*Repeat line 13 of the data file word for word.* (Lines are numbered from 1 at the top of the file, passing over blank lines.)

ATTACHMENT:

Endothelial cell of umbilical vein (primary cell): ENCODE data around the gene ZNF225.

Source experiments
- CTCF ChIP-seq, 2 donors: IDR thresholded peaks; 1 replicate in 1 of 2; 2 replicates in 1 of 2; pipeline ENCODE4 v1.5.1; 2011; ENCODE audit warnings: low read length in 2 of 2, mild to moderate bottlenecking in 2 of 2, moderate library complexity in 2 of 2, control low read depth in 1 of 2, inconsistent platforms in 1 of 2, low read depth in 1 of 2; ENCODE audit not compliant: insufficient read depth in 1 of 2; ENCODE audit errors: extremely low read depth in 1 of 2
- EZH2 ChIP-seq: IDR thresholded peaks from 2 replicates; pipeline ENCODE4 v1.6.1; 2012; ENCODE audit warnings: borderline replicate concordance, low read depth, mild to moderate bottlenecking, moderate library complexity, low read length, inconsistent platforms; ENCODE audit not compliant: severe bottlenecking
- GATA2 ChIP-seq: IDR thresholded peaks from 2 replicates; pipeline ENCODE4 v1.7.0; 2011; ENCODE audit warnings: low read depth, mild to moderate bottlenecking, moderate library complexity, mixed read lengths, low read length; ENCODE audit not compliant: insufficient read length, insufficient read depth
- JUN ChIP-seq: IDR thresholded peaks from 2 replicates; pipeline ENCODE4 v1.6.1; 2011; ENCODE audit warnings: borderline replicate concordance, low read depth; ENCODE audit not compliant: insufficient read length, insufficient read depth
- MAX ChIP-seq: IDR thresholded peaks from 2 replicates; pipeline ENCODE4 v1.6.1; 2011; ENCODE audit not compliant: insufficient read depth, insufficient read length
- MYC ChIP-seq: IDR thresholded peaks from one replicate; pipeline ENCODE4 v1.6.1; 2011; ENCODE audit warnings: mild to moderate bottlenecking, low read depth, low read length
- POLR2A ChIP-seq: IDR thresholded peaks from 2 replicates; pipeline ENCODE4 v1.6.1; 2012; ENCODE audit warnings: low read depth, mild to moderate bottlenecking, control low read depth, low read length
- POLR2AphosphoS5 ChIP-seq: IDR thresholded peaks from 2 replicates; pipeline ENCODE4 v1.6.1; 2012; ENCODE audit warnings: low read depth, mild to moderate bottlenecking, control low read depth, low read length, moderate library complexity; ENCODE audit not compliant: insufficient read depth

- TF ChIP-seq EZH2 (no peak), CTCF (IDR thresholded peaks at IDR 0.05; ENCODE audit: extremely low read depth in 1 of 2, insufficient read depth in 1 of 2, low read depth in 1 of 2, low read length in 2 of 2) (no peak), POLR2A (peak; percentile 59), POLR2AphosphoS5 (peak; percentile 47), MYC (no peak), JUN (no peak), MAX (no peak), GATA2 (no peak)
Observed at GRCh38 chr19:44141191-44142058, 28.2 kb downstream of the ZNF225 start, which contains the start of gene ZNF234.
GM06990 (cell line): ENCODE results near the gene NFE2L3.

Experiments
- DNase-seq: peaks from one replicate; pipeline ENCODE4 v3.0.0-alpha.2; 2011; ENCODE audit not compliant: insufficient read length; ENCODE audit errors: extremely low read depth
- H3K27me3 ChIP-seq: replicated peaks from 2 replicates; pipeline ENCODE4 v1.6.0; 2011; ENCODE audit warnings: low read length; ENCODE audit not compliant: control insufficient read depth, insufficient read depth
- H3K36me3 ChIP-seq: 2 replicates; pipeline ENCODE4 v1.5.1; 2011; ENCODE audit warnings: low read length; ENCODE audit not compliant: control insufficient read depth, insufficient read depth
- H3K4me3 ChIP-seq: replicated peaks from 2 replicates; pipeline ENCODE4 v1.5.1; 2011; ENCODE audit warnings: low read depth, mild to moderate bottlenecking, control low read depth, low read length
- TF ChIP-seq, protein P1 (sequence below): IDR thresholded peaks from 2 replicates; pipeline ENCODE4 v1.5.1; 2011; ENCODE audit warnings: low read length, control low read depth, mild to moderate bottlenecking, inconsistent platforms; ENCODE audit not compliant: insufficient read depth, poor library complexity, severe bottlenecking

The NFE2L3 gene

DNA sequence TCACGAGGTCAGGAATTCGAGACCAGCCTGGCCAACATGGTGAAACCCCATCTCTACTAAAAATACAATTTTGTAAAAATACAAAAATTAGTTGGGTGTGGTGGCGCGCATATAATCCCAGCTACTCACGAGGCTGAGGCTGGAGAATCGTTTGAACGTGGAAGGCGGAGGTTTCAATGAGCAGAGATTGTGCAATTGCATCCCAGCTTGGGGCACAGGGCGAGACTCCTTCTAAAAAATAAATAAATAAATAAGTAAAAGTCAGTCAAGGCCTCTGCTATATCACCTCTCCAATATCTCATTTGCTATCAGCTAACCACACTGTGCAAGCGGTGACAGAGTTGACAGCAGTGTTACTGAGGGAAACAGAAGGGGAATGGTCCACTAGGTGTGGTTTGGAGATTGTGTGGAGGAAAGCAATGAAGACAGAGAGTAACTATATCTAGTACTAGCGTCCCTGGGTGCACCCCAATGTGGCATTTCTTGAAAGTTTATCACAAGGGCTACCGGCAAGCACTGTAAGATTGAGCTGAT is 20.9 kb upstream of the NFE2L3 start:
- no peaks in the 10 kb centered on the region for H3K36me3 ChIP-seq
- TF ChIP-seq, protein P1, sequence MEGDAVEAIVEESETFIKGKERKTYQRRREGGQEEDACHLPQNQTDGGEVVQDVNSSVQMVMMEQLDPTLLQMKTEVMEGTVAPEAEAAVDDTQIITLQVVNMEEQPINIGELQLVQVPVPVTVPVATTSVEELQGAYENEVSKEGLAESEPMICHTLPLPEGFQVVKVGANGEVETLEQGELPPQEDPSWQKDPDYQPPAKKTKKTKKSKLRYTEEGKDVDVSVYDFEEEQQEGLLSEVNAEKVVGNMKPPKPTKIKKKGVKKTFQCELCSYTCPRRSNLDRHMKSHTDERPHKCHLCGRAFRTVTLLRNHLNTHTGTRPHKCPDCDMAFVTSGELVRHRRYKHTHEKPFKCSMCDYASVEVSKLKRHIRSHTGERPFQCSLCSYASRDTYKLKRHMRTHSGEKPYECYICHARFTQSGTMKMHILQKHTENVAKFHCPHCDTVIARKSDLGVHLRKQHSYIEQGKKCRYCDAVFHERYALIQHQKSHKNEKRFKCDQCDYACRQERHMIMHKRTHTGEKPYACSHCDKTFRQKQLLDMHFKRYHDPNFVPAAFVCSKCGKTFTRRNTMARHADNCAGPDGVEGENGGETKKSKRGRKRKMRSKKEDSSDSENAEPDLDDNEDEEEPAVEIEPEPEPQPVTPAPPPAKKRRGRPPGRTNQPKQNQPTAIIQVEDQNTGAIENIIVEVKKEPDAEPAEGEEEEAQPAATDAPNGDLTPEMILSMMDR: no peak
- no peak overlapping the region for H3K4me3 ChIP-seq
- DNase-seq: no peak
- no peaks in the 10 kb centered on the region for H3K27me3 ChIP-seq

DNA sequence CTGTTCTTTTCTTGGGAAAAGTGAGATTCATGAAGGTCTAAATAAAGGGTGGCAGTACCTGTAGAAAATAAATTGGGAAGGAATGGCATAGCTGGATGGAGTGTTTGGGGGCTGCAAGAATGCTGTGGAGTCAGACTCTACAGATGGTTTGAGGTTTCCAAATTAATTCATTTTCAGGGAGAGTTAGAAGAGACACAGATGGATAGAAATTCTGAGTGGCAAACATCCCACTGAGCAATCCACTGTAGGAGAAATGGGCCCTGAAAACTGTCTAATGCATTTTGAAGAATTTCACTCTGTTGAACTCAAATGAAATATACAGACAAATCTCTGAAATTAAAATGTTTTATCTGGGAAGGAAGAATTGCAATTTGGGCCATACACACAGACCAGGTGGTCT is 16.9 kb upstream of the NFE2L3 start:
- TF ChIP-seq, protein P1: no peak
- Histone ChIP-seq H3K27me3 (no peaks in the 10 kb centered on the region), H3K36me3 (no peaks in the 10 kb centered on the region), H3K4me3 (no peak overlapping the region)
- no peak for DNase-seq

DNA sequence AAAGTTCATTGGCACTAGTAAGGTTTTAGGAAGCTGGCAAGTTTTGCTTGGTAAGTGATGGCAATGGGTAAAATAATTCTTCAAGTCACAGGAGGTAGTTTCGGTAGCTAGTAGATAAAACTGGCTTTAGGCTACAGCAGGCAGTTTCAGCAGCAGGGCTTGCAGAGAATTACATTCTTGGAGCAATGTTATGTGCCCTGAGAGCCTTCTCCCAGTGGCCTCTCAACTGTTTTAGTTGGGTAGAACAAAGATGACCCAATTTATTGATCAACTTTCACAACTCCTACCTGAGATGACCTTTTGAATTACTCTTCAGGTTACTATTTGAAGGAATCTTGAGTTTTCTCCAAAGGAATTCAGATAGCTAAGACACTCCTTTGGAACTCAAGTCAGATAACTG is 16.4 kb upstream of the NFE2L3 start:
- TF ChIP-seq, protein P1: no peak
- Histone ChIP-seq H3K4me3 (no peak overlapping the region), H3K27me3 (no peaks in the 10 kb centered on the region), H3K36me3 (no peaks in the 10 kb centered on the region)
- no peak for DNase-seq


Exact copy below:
GM06990 (cell line): ENCODE results near the gene NFE2L3.